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Green Light for Factory Rebuild Following Fire?

Iain Cox, Chair of the Business Sprinkler Alliance (BSA), questions recent press reports of planning permission being granted for a manufacturer to rebuild premises destroyed by a fire. 

An unsprinklered manufacturing facility in Kidderminster destroyed by a major fire in 2021 will now be rebuilt, or so the newspapers report. One could think that this is a positive sign of renewal and rebuilding. The successful application comes close to 12 months after the fire. However, it only covers 15 per cent of the building lost in the fire, with the remaining parts of the building complex that was also damaged having had no planning application to date.

The blaze in Park Street on September 8th 2021 broke out in part of a property owned by Betts Metals and spread to other businesses on the estate. At its height, 100 firefighters and 20 appliances from Hereford and Worcester Fire and Rescue Service tackled the blaze, which caused the evacuation of more than a dozen schools and road closures. The fire spread to adjacent units. The area that has had its planning application approved is from the adjacent units, the remaining 85% of the building have not had a planning application submitted, despite it approaching 12 months after the fire.

Following a fire event people assume that rebuilding efforts are quick. History shows that this is not the case. In a business context rebuild times alone are often in the region of 12 to 18 months depending on the scale of the building. This is after discussion of the future of the business, drawing up of plans, submitting and receiving planning approval. All the while a business impacted by a fire will have to seek alternative space, machinery, and supplies to continue.

Similarly, many assume that buildings like these need fire protection like sprinklers. Under current building regulations guidance, the businesses that suffered the devastating fires were not subject to any guidance for sprinklers. People are sometimes confused by this, as they see the consequences of the fire and the claims of meeting current regulations and wonder how this can be. The fire service faced fire situations in these cases where they could only act to contain the fire. Surely buildings that are this completely damaged in a fire have fire loads within them that require forms of active fire protection, such as sprinklers, to limit a potential fire?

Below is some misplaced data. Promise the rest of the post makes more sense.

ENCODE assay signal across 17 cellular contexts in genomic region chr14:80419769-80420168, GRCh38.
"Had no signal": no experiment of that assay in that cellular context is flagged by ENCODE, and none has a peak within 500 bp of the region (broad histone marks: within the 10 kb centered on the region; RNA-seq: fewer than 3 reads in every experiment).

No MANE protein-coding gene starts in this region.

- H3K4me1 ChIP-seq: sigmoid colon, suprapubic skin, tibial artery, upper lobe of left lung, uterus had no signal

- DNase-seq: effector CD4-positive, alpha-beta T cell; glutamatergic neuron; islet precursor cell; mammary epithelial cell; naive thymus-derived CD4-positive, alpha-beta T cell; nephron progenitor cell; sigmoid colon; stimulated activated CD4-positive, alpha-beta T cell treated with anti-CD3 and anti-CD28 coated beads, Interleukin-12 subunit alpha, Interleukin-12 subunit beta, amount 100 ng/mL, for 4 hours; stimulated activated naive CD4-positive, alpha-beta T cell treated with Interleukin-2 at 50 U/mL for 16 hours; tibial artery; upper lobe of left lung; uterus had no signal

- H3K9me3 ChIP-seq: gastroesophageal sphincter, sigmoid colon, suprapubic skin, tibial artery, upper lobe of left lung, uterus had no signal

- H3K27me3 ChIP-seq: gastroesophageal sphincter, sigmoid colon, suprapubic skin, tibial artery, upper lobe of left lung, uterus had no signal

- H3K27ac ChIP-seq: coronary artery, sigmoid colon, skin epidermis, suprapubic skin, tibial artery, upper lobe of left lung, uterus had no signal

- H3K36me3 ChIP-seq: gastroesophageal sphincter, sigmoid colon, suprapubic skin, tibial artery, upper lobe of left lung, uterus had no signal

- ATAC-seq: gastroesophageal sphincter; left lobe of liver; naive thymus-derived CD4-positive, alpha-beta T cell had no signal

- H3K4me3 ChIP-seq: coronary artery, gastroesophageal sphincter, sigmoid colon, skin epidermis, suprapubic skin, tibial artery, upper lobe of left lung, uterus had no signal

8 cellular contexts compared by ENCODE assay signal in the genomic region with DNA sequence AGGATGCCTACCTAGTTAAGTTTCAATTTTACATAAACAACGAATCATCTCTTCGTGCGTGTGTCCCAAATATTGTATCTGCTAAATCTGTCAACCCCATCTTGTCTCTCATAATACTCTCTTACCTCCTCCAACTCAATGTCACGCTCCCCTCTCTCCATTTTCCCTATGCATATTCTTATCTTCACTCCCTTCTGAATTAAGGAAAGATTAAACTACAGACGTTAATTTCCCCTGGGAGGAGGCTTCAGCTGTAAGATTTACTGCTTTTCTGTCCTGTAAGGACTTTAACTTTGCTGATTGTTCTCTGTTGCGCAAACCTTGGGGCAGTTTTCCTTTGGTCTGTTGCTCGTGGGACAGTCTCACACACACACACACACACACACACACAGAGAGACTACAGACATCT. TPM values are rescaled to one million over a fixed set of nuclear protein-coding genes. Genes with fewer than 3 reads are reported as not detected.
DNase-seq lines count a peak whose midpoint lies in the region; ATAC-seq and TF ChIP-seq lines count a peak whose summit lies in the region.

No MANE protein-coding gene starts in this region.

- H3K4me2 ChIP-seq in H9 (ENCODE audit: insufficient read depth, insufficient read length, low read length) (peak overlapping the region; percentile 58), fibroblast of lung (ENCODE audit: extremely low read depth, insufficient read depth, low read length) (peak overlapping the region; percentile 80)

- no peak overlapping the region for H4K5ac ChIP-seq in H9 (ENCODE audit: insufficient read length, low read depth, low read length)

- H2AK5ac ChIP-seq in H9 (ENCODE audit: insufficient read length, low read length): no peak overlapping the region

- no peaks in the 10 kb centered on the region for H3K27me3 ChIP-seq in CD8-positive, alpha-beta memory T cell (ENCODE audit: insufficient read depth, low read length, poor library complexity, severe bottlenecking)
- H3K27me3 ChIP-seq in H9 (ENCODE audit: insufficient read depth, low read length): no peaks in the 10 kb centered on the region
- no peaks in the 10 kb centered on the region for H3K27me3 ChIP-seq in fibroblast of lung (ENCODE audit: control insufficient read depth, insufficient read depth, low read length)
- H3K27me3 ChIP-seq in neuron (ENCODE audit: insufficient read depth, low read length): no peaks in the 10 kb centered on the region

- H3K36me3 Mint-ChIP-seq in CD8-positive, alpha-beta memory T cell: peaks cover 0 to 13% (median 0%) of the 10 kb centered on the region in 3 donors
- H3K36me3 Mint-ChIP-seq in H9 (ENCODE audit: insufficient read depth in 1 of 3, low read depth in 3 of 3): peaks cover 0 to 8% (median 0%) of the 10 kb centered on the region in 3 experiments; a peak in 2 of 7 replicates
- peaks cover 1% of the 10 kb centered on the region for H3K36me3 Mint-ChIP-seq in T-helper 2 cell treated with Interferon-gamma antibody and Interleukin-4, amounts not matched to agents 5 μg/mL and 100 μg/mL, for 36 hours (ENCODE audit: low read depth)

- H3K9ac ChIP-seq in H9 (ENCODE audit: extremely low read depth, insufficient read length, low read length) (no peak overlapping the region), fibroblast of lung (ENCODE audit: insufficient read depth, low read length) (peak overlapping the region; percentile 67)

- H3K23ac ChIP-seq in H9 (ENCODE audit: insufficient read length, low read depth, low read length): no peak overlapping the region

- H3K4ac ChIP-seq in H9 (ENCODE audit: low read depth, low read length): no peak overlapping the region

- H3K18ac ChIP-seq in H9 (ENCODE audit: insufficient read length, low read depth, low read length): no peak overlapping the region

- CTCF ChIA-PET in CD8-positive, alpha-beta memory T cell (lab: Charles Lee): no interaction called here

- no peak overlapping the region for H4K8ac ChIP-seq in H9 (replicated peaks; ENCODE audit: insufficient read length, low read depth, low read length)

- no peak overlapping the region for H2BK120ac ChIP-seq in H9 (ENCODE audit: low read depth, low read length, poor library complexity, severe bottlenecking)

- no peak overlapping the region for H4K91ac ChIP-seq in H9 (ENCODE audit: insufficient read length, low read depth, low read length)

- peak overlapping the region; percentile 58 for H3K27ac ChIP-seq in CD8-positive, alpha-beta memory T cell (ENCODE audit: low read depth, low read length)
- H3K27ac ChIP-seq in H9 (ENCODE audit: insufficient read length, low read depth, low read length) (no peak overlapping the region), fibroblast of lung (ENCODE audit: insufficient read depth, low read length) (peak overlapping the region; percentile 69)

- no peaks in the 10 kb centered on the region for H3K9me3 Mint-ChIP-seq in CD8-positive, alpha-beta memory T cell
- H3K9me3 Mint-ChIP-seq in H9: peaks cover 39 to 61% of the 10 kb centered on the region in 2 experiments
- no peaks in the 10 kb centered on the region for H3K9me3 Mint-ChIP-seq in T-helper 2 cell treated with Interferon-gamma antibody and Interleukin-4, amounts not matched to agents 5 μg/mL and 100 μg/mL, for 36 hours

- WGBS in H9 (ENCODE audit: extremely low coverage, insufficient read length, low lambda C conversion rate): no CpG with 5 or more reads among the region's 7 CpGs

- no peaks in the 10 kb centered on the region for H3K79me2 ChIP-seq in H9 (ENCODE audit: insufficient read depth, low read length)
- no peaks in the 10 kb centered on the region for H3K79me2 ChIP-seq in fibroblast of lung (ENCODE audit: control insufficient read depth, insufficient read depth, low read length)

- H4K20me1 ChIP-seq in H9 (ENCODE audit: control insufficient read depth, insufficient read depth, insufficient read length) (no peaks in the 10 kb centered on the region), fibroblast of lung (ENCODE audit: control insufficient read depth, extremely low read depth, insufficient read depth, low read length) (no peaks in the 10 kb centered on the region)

Acting quickly to quell the spread of fire when it is first detected aids fire safety, limits damage and minimises impacts. Sprinklers have been shown to be effective to contain, control or extinguish fires in 99% of cases when caused to operate1.

Fires such as the one that occurred at this location occur on a regular basis and remain one of the leading causes of property loss. If the businesses come back, rebuild times of over 12 months are not uncommon and utilising temporary space is often hampered by similar delays for the delivery of new machinery. The inclusion of a sprinkler system can prevent major financial and equipment losses and help businesses to be resilient to fire incidents because they control or extinguish a blaze before the fire and rescue service arrive. The impacted business can be operational within hours, avoiding the economic and social costs.

1Efficiency and Effectiveness of Sprinkler Systems in the United Kingdom: An Analysis from Fire Service Data – Optimal Economics May 2017

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Iain Cox

Iain Cox is Chair of the Business Sprinkler Alliance (BSA), the National Fire Sprinkler Network (NSFN) and the Fire Risk Assessment Competency Council. Iain retired from the Fire Service in June 2013 after 34 years, the last ten of which he served as Chief Fire Officer of Royal Berkshire Fire & Rescue Service. From 2009 to 2011 he was a Board member of the Chief Fire Officers Association (CFOA) with responsibilities for Prevention and Protection. He was awarded the Queen’s Fire Service medal in 2009. He holds a BSc in Physical Geography from the University of Reading and an MA in Management from Coventry University.

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